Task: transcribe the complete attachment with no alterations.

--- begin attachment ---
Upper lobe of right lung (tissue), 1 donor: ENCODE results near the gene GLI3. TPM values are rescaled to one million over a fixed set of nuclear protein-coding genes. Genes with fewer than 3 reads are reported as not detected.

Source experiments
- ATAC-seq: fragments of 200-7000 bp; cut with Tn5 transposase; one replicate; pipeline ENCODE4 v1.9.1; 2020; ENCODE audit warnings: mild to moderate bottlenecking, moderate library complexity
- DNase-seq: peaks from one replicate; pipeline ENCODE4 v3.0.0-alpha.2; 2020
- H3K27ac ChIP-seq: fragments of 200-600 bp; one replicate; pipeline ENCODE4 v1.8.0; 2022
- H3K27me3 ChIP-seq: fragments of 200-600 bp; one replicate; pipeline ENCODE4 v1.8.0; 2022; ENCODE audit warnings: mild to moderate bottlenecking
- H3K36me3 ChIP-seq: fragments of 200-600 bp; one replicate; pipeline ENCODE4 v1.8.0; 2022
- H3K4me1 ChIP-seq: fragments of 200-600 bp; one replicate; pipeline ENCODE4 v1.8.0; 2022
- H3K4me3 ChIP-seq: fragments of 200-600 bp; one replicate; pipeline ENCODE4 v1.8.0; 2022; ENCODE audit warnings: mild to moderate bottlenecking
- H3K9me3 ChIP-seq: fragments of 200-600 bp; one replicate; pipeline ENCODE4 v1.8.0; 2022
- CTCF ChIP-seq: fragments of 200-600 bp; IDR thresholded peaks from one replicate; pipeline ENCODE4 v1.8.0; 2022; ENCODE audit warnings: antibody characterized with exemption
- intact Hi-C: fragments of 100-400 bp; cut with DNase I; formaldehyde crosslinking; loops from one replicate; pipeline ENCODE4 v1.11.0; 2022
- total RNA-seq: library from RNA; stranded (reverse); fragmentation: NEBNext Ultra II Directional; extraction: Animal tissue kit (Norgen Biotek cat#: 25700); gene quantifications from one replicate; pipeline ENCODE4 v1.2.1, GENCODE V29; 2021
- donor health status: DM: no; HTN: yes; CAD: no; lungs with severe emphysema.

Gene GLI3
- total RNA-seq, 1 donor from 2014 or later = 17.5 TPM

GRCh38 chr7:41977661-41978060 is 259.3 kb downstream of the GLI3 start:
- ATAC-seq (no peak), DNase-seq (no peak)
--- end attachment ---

Upper lobe of right lung (tissue), 1 donor: ENCODE results near the gene GLI3. TPM values are rescaled to one million over a fixed set of nuclear protein-coding genes. Genes with fewer than 3 reads are reported as not detected.

Source experiments
- ATAC-seq: fragments of 200-7000 bp; cut with Tn5 transposase; one replicate; pipeline ENCODE4 v1.9.1; 2020; ENCODE audit warnings: mild to moderate bottlenecking, moderate library complexity
- DNase-seq: peaks from one replicate; pipeline ENCODE4 v3.0.0-alpha.2; 2020
- H3K27ac ChIP-seq: fragments of 200-600 bp; one replicate; pipeline ENCODE4 v1.8.0; 2022
- H3K27me3 ChIP-seq: fragments of 200-600 bp; one replicate; pipeline ENCODE4 v1.8.0; 2022; ENCODE audit warnings: mild to moderate bottlenecking
- H3K36me3 ChIP-seq: fragments of 200-600 bp; one replicate; pipeline ENCODE4 v1.8.0; 2022
- H3K4me1 ChIP-seq: fragments of 200-600 bp; one replicate; pipeline ENCODE4 v1.8.0; 2022
- H3K4me3 ChIP-seq: fragments of 200-600 bp; one replicate; pipeline ENCODE4 v1.8.0; 2022; ENCODE audit warnings: mild to moderate bottlenecking
- H3K9me3 ChIP-seq: fragments of 200-600 bp; one replicate; pipeline ENCODE4 v1.8.0; 2022
- CTCF ChIP-seq: fragments of 200-600 bp; IDR thresholded peaks from one replicate; pipeline ENCODE4 v1.8.0; 2022; ENCODE audit warnings: antibody characterized with exemption
- intact Hi-C: fragments of 100-400 bp; cut with DNase I; formaldehyde crosslinking; loops from one replicate; pipeline ENCODE4 v1.11.0; 2022
- total RNA-seq: library from RNA; stranded (reverse); fragmentation: NEBNext Ultra II Directional; extraction: Animal tissue kit (Norgen Biotek cat#: 25700); gene quantifications from one replicate; pipeline ENCODE4 v1.2.1, GENCODE V29; 2021
- donor health status: DM: no; HTN: yes; CAD: no; lungs with severe emphysema.

Gene GLI3
- total RNA-seq, 1 donor from 2014 or later = 17.5 TPM

GRCh38 chr7:41977661-41978060 is 259.3 kb downstream of the GLI3 start:
- ATAC-seq (no peak), DNase-seq (no peak)